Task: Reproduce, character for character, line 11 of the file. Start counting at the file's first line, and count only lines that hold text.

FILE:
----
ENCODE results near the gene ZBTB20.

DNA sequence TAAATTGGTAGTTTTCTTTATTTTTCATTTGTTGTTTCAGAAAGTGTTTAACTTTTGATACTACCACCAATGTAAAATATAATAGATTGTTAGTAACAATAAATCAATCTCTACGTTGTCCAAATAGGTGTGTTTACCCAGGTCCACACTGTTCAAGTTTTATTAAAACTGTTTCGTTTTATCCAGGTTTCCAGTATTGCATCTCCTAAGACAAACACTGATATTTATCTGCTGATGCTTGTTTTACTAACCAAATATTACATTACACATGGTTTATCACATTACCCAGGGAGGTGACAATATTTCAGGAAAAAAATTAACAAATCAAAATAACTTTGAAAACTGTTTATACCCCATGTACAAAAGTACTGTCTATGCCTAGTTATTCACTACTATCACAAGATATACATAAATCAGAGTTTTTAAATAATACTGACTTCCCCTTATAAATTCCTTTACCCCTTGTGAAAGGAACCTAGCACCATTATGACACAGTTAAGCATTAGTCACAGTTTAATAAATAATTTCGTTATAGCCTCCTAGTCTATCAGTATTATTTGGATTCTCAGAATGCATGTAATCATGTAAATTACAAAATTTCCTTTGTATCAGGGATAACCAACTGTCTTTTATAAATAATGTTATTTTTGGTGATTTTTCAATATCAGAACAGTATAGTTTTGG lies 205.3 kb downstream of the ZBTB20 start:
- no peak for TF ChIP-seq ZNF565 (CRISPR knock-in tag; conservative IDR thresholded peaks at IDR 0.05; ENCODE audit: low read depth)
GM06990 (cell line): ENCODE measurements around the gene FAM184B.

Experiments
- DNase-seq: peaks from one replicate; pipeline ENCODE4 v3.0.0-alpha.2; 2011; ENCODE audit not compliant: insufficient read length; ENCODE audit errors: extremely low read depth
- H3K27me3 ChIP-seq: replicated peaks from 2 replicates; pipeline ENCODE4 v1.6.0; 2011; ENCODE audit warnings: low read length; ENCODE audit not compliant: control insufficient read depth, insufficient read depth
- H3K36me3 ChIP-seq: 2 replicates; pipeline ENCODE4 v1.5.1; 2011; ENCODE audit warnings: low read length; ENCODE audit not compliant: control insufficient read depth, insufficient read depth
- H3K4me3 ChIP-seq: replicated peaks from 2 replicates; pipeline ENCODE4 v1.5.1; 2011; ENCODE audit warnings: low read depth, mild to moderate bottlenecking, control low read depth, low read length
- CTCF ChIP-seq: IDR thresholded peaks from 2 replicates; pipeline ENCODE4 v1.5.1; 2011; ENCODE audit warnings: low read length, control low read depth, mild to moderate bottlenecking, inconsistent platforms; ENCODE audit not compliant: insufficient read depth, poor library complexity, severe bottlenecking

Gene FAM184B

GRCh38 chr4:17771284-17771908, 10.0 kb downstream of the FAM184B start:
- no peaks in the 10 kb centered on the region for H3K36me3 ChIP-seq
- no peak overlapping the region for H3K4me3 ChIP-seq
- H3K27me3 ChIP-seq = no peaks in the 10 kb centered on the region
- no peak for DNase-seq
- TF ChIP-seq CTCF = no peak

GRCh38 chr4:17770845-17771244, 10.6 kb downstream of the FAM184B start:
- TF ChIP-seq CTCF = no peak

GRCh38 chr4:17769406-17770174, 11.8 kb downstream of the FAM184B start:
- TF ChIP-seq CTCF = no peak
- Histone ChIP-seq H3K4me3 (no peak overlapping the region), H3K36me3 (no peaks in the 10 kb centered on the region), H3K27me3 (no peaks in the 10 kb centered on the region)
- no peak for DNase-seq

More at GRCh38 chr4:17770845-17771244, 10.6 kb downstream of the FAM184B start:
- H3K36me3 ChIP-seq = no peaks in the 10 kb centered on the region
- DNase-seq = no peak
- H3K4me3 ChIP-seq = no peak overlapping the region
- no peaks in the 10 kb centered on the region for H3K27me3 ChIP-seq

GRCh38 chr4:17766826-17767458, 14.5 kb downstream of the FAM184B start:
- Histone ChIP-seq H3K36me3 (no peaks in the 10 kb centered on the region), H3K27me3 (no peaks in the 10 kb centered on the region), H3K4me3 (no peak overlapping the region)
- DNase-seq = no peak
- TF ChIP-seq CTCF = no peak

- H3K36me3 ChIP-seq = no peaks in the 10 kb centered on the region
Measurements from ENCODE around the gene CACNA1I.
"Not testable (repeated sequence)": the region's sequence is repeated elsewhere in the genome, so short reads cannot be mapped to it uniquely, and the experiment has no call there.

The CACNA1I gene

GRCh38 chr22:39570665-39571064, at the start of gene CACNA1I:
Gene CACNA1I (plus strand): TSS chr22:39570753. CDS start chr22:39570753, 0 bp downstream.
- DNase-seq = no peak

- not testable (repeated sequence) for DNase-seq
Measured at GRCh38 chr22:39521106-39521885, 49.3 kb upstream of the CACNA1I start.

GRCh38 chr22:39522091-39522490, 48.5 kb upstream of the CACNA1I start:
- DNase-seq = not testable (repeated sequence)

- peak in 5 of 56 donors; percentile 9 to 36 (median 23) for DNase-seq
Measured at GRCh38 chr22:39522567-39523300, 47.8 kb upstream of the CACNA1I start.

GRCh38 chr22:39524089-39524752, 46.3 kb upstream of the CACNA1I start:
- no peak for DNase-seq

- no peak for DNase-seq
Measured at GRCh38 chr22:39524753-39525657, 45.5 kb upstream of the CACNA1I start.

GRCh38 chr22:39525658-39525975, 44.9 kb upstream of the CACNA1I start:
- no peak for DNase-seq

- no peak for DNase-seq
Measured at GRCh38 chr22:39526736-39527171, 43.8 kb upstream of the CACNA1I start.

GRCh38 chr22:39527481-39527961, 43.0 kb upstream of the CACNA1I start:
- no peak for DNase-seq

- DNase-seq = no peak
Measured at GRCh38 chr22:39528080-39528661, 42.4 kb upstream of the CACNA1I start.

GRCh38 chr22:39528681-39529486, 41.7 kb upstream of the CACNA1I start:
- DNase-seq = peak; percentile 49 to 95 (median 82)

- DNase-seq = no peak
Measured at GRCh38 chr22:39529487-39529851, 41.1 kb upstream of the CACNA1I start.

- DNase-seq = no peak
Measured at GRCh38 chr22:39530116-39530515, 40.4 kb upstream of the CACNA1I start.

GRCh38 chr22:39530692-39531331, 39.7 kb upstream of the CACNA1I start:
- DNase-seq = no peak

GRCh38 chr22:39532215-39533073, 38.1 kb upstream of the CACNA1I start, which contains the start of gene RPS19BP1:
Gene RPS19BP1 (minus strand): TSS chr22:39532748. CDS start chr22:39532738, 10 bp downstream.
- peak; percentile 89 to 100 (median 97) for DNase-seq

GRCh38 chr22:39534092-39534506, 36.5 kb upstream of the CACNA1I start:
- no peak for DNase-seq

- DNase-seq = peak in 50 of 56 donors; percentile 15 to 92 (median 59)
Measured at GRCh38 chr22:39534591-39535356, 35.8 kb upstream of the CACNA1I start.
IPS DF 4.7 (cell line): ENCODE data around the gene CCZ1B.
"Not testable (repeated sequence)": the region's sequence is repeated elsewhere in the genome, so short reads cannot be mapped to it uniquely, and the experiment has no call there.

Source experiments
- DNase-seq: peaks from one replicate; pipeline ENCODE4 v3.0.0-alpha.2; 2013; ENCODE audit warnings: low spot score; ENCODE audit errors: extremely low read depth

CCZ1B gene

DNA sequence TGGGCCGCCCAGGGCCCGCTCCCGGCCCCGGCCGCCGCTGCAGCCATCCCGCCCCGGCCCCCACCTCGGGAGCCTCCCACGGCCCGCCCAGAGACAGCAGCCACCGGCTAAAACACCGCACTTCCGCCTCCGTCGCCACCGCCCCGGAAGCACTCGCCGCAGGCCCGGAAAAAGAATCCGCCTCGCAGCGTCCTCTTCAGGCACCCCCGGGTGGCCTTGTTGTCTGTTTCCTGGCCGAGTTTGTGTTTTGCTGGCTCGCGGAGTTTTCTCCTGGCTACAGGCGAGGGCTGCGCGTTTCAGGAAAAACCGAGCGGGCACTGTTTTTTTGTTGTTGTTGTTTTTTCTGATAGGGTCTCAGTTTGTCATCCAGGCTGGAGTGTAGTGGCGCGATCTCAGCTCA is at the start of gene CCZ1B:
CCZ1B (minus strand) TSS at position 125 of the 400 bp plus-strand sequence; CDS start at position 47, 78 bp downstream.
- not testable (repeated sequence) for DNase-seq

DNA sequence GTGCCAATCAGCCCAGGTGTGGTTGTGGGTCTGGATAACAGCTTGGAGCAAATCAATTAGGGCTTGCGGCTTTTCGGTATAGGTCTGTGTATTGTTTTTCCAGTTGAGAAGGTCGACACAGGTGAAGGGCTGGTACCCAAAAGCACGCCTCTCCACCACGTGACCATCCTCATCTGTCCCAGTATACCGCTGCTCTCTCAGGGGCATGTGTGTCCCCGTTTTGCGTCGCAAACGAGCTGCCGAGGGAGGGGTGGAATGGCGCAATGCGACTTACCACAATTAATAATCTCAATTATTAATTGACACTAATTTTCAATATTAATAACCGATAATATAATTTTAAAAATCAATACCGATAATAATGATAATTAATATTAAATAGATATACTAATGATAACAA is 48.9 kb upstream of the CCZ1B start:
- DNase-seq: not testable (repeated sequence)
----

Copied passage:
Gene FAM184B